For many in the U.K., remembering a time before the phone-hacking scandal inundated the country seems difficult. This is, after all, a scandal that’s dominated headlines, inspired two major official inquiries, shuttered one of the longest-running newspapers in the country and led to dozens of arrests. In truth, however, it’s been less than a year since accusations of phone-hacking by the now-defunct British tabloid, News of the World, fully erupted into an all-out scandal. And despite the numerous arrests over various alleged crimes, no charges have yet been made. That could, however, be about to change.
On April 18, British prosecutors announced that they were considering pressing charges in four separate cases involving a total of 11 alleged culprits. While prosecutors have refused to name names, they have revealed that those they’re considering charging include four journalists, one police officer and six unidentified figures. The charges being considered include allegations of misconduct in public office, attempts to pervert the course of justice, intimidating witnesses and violations of the country’s Regulation of Investigatory Powers Act (Ripa), which could include phone or email hacking.
“We are unable to give any timescale for charging decisions, except to say that these cases are being considered very carefully and thoroughly, and the decisions will be made as soon as is practicable,” Britain’s Crown Prosecution Service said in a statement. And practicable could very well be soon, as the director of public prosecutions Keir Starmer told the AFP, “we are now entering a period where we are likely to make a decision one way or another.”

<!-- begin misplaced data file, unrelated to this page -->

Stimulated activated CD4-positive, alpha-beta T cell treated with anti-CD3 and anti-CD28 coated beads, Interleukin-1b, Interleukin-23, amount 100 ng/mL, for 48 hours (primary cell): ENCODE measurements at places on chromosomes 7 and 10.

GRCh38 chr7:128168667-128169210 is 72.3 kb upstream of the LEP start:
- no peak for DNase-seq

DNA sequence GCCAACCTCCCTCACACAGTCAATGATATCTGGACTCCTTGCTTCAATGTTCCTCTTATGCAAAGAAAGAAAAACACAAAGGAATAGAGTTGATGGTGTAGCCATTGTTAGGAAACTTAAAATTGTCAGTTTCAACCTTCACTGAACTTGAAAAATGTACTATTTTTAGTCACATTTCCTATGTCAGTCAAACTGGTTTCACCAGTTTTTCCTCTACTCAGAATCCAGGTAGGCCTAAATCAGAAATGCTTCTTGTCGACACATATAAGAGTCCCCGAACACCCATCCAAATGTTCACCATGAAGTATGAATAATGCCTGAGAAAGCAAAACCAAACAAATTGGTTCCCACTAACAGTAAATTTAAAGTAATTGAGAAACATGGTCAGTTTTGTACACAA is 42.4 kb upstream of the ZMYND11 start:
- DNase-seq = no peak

This is a major development in the emerging and ongoing investigation into alleged nefarious practices by Britain’s press. Though the scandal erupted when it was revealed that employees of NotW were behind the illegal hacking into the voicemail of a murdered girl, Milly Dowler, along with dozens of other high-profile people, the ensuing investigations have spread further beyond Murdoch’s tabloid. While at least two dozen current and former employees of Murdoch’s News International have been arrested, so have freelancers, private investigators and police officers under suspicion for various alleged offenses, including receiving pay-offs from the press.
And despite the numerous arrests, these charges would be the first laid by prosecutors since the scandal erupted. Not only would they mark a step forward in the case, they’d also all but ensure that the media scandal will continue to be headline news in Britain for quite some time.